Monday, April 1, 2019

The infinite disvalue strategy for modeling deontological constraints

An standard way to handle deontological constraints is to simply specify an infinite disvalue for breaking the constraints. Thus, you shouldn’t kill an innocent person to save ten innocents, because the disvalue of your murdering the one is infinitely greater than the finite value of the lives of the ten.

A standard response to this is to imagine cases where one deontological violation prevents multiple similar deontological violations. That cannot be handled by disvalue, since the multiple violations should have greater cumulative disvalue than the single violation. However, such cases may seem contrived.

But I just realized recently that they need not be contrived. In fact, the standard strategic bombing of civilian targets cases may be like that. These cases—which were probably exemplified by the bombings of Hiroshima, Nagasaki and Dresden—are usually described as cases where it is expected (or at least hoped) that the deaths of the innocents will persuade the enemy to surrender and stop a greater number of deaths.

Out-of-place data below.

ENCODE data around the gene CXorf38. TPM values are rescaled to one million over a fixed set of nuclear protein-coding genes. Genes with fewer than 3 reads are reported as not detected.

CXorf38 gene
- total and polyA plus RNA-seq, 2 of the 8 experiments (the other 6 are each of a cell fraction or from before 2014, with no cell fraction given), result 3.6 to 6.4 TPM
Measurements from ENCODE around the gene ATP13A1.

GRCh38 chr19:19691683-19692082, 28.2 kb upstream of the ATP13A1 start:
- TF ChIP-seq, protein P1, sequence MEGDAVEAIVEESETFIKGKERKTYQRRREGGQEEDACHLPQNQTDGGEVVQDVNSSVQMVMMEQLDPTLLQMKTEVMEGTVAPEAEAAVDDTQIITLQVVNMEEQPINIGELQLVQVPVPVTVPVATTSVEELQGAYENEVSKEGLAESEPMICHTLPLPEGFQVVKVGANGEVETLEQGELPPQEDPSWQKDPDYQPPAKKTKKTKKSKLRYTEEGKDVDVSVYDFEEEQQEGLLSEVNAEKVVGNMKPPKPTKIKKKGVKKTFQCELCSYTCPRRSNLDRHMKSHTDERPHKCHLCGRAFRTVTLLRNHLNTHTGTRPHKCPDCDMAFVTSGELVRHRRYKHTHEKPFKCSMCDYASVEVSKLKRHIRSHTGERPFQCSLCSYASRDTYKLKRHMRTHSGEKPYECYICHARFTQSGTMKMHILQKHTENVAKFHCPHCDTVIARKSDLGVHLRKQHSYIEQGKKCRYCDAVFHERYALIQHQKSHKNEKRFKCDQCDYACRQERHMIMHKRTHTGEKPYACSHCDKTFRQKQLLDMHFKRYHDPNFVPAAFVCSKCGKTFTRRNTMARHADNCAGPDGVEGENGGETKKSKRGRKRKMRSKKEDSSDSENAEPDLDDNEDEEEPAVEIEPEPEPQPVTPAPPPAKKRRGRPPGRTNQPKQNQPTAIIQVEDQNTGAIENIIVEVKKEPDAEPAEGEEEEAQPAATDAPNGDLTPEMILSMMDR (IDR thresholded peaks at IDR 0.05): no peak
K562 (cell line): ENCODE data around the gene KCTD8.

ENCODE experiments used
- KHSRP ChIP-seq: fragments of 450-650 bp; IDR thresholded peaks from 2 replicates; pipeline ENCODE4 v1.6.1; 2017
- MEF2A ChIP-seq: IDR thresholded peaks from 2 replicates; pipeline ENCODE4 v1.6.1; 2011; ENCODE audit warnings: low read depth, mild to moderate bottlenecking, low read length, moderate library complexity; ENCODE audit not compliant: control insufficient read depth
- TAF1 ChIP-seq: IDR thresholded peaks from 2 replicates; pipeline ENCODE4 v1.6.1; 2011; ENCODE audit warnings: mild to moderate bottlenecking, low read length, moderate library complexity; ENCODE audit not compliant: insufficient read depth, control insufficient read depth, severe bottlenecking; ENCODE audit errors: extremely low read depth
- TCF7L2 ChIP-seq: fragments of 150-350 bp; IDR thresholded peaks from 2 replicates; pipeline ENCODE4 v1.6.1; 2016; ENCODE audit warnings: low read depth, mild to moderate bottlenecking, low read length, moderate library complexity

However, in cases—like the World War II cases—where one is fighting an unjust aggressor, killings performed by the enemy (whether the victims are civilians or military personnel) are typically murders. Thus such cases may very well be cases where a smaller number of murders—committed by means of bombing—by one’s side prevents a greater number of murders committed by the other side. Thus, we have historical cases, or at least cases very close to historical cases, where a smaller number of immoral acts is thought to prevent a greater number of immoral acts of the same kind. And hence we have uncontrived cases where the disvalue strategy for modeling deontological constraints fails.

1 comment:

valentine said...

Yeah, though I do worry about the following: Can one combine objective chances across causally isolated scenarios?

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